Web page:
David Spiegelhalter and Anthony Masters:

We tried this strategy [telling people about the incorrect interpretation before they catch it in the wild] back in June 2021 when Public Health England first published data showing that, among older people who had recently died with Covid-19, most had been vaccinated. We wrote an article pointing out that this did not mean the vaccine was ineffective – just that it was imperfect – and that the great majority of people had been vaccinated: in essence, a small proportion of a large number can be bigger than a larger proportion of a small number. Another useful analogy is with seatbelts: most people who die in car accidents are wearing seatbelts, but this does not mean that seatbelts are not effective – it’s just that nearly everyone wears one and they are not perfect.

The response to our “pre-bunking” was not encouraging. The Twitter link to our article included only its title, Why most people who now die with Covid in England have had a vaccination, and not the subhead, Don’t think of this as a bad sign, it’s exactly what’s expected from an effective but imperfect jab. As such, it was mistakenly interpreted as an anti-vaccination article (or worse) and circulated online. This, in turn, led to critical comments suggesting that we had encouraged vaccine scepticism and even an extraordinary tweet saying we (and the paper’s editors) were “genocidal” and should be “hunted down and destroyed”. We made light of this, saying this seemed a bit harsh, but we had had worse referees’ reports.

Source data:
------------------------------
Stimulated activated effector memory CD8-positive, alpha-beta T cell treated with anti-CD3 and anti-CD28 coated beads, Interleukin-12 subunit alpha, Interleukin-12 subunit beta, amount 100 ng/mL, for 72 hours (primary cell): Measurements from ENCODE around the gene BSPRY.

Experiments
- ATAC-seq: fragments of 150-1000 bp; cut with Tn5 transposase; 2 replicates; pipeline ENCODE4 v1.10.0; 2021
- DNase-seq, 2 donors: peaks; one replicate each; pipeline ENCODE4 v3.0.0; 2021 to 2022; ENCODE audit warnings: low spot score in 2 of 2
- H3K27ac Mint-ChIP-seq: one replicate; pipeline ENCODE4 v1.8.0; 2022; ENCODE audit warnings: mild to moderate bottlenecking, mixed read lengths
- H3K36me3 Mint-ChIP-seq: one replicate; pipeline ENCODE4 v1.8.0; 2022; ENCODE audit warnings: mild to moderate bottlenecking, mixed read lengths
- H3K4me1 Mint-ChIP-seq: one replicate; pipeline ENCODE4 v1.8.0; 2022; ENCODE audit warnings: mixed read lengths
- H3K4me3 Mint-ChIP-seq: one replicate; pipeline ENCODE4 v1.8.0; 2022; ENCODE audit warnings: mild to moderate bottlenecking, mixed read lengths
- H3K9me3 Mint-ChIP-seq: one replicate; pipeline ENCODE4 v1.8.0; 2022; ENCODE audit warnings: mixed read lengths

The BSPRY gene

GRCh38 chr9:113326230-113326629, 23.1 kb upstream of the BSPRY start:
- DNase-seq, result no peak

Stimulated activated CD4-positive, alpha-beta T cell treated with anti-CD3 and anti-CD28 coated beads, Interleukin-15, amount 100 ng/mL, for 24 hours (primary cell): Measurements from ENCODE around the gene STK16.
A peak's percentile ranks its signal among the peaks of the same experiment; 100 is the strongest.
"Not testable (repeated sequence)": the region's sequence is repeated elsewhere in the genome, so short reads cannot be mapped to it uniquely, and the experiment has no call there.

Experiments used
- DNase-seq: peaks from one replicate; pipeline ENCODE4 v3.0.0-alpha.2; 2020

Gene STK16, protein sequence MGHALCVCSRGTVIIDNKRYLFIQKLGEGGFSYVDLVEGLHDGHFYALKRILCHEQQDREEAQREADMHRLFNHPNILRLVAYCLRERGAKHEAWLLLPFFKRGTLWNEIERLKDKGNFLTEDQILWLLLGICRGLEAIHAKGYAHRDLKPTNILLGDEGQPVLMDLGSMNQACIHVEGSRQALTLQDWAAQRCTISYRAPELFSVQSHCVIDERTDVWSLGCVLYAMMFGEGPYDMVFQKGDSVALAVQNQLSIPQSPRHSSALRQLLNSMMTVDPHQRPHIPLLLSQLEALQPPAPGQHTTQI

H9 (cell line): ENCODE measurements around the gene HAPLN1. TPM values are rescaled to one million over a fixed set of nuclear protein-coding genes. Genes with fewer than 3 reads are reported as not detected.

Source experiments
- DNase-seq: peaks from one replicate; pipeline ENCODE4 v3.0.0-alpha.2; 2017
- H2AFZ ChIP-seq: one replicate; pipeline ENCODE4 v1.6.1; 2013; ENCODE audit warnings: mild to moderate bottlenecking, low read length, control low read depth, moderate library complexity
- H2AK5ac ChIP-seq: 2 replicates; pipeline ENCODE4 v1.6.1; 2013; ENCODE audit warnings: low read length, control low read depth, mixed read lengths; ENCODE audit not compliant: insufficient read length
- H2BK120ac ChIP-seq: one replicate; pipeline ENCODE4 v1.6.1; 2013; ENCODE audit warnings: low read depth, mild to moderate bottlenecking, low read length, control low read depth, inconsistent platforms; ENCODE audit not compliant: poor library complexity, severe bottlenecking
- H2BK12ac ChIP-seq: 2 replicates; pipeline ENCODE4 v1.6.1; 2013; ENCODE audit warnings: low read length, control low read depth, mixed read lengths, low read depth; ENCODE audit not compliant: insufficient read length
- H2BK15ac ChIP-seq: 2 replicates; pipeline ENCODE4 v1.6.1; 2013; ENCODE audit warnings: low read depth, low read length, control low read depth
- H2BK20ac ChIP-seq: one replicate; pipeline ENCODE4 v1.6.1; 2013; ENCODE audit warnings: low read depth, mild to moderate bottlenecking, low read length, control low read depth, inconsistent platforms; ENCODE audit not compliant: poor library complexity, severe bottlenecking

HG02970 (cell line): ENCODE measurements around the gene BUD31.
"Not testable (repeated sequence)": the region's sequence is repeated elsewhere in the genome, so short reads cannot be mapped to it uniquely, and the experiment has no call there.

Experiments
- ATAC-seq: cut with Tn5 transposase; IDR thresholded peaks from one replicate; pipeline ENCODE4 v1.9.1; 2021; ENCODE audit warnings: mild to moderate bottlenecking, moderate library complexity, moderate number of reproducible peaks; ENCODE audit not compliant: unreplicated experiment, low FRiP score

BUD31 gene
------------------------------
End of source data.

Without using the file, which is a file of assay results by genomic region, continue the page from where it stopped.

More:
Morals of this story: People only read the headlines — at most — and no matter what opinion a public person has, someone on Twitter will demand his or her death. 

Also — and I think this is largely a matter of scale, with which I have been so concerned for a while now — it is virtually impossible to get people to understand that “a small proportion of a large number can be bigger than a larger proportion of a small number.” Long numbers rocket the mind